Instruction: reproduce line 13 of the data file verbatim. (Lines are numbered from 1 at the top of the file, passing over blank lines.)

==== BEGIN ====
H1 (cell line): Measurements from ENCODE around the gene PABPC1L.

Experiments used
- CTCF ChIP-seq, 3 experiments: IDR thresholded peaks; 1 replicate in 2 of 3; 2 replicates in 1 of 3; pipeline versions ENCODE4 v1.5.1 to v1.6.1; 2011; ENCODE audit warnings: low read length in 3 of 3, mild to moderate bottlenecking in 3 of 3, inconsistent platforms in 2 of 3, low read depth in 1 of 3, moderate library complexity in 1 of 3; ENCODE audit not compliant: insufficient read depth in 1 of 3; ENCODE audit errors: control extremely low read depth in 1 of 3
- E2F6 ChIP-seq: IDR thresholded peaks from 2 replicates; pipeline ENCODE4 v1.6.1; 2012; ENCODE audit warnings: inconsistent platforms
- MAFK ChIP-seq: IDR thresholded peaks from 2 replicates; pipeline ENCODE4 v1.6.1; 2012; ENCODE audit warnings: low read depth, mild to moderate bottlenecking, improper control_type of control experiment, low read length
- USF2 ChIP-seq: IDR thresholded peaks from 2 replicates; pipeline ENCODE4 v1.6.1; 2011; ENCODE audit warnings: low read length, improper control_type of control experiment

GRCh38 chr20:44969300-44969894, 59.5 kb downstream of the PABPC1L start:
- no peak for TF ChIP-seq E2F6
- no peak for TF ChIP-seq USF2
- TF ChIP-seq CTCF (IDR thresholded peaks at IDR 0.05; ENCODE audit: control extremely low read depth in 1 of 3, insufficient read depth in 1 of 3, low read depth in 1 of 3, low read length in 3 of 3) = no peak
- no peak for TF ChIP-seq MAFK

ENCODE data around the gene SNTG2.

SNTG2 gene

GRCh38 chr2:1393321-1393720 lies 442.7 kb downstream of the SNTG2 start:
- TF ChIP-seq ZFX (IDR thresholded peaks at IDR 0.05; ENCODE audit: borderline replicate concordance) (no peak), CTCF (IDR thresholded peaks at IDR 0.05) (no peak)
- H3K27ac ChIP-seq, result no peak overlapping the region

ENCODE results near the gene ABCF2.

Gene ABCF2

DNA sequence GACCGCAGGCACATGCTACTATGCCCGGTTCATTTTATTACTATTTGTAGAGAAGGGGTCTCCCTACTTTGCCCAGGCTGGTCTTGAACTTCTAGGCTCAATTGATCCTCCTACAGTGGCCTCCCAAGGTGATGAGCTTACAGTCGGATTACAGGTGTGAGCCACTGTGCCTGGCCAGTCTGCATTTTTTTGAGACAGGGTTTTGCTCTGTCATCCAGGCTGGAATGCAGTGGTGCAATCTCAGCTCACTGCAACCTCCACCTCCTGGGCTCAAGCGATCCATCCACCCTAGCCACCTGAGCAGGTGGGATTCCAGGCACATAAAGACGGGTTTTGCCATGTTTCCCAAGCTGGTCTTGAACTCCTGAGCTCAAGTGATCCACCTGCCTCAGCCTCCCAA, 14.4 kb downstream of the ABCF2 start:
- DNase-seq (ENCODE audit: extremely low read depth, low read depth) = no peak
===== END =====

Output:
SNTG2 gene